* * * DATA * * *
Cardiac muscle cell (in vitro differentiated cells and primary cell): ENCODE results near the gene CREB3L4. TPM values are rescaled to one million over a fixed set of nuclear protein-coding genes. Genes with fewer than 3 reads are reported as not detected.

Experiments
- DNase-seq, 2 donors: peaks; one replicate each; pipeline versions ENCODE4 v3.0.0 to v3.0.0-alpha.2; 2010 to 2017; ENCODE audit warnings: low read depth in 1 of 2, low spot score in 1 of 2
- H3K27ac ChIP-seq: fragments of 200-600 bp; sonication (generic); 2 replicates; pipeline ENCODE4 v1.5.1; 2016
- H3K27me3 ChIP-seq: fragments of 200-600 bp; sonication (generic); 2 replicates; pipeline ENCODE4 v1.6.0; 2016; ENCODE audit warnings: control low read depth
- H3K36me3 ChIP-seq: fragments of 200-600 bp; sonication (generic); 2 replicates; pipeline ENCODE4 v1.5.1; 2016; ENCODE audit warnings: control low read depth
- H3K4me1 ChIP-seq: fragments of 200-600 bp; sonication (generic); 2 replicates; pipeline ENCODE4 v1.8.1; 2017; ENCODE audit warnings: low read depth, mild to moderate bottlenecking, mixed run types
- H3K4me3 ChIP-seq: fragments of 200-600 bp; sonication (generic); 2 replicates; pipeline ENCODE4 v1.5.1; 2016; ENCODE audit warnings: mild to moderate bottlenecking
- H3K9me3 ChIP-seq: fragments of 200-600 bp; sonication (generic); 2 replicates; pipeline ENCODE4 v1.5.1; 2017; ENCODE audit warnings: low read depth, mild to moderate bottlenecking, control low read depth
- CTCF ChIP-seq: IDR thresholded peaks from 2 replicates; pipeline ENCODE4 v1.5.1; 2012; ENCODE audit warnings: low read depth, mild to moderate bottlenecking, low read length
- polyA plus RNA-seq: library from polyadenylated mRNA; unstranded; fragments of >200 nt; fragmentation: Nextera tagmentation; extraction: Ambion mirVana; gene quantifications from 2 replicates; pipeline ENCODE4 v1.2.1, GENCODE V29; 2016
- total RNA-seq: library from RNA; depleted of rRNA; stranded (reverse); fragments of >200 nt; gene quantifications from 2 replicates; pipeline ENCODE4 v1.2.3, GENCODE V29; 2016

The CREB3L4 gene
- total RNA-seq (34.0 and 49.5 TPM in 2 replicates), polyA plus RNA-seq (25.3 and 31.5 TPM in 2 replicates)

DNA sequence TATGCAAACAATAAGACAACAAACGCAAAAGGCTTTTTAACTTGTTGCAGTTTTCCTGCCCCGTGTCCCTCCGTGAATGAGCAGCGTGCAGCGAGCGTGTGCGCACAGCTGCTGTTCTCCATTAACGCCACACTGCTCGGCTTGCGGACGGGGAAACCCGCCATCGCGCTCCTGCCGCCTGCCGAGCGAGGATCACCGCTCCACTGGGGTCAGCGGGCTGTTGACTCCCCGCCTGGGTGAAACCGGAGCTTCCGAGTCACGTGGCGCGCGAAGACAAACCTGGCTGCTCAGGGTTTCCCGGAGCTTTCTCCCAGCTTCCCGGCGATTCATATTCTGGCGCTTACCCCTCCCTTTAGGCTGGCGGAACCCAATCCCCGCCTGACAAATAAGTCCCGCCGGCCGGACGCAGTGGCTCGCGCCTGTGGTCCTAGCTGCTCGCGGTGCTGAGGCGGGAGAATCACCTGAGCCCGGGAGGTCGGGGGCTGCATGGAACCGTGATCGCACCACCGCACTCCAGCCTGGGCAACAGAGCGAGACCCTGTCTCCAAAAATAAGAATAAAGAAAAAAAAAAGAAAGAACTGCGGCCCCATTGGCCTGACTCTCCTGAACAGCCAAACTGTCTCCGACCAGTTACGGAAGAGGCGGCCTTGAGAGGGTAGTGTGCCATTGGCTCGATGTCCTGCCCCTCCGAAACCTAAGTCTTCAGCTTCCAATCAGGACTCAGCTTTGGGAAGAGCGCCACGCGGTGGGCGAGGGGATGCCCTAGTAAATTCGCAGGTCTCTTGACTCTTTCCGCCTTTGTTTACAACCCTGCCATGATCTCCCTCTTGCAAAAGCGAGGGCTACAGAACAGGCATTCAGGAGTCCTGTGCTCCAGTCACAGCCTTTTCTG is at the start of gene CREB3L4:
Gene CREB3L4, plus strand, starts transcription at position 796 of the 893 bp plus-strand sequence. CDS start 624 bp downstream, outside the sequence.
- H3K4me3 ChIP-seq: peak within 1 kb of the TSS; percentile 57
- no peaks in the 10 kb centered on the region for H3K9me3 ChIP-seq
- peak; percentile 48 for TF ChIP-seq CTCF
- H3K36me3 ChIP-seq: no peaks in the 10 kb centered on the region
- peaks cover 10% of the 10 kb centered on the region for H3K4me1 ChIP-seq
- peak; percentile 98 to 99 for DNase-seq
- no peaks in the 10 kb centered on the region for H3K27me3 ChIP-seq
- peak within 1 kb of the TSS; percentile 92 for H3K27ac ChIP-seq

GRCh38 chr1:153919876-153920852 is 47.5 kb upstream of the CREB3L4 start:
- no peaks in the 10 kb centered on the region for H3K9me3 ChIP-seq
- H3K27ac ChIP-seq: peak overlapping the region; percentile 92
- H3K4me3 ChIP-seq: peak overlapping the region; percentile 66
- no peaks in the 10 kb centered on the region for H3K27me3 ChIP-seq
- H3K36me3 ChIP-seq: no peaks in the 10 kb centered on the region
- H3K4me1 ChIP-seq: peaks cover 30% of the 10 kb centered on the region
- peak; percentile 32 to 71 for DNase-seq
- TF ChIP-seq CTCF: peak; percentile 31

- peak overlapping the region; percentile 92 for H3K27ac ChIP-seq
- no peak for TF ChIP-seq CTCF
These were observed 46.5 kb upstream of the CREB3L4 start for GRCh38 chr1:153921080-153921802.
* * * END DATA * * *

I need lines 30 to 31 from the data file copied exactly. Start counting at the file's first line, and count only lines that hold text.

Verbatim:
- H3K36me3 ChIP-seq: no peaks in the 10 kb centered on the region
- H3K4me1 ChIP-seq: peaks cover 30% of the 10 kb centered on the region